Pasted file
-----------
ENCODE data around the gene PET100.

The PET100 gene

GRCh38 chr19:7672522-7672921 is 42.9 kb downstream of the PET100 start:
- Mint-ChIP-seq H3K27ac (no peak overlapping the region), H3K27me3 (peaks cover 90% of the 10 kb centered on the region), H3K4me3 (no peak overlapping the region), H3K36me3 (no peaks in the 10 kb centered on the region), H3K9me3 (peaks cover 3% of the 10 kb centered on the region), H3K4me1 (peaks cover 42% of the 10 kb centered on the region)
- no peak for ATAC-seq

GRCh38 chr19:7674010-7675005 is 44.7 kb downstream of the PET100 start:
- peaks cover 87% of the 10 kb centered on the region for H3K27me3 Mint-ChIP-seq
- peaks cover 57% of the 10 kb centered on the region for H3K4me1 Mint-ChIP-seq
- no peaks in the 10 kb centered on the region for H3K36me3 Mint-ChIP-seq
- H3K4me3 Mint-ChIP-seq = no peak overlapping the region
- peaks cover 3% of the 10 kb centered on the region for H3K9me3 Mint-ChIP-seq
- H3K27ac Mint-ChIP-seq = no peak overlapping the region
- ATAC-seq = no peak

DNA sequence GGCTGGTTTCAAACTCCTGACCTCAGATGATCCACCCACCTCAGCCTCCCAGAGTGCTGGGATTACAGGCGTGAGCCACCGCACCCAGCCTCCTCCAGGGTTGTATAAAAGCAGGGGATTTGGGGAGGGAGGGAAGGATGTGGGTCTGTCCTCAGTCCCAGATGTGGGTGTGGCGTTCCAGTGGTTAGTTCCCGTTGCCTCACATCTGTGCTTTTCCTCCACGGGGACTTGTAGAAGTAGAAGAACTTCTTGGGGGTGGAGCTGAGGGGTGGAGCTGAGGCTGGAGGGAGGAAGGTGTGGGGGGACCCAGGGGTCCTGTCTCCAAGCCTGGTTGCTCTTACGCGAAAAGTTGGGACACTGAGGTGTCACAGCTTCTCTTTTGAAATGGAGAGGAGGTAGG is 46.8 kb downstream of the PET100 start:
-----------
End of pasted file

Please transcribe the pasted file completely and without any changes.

ENCODE data around the gene PET100.

The PET100 gene

GRCh38 chr19:7672522-7672921 is 42.9 kb downstream of the PET100 start:
- Mint-ChIP-seq H3K27ac (no peak overlapping the region), H3K27me3 (peaks cover 90% of the 10 kb centered on the region), H3K4me3 (no peak overlapping the region), H3K36me3 (no peaks in the 10 kb centered on the region), H3K9me3 (peaks cover 3% of the 10 kb centered on the region), H3K4me1 (peaks cover 42% of the 10 kb centered on the region)
- no peak for ATAC-seq

GRCh38 chr19:7674010-7675005 is 44.7 kb downstream of the PET100 start:
- peaks cover 87% of the 10 kb centered on the region for H3K27me3 Mint-ChIP-seq
- peaks cover 57% of the 10 kb centered on the region for H3K4me1 Mint-ChIP-seq
- no peaks in the 10 kb centered on the region for H3K36me3 Mint-ChIP-seq
- H3K4me3 Mint-ChIP-seq = no peak overlapping the region
- peaks cover 3% of the 10 kb centered on the region for H3K9me3 Mint-ChIP-seq
- H3K27ac Mint-ChIP-seq = no peak overlapping the region
- ATAC-seq = no peak

DNA sequence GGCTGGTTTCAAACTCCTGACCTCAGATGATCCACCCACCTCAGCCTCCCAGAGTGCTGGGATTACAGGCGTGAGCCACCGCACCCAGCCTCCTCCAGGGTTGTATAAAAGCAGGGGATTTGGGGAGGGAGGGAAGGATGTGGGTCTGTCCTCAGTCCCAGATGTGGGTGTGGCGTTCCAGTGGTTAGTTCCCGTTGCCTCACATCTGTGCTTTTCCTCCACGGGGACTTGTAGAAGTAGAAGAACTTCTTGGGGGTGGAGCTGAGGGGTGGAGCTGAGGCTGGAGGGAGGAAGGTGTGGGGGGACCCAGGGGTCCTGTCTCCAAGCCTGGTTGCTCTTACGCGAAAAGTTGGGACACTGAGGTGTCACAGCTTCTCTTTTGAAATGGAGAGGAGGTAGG is 46.8 kb downstream of the PET100 start: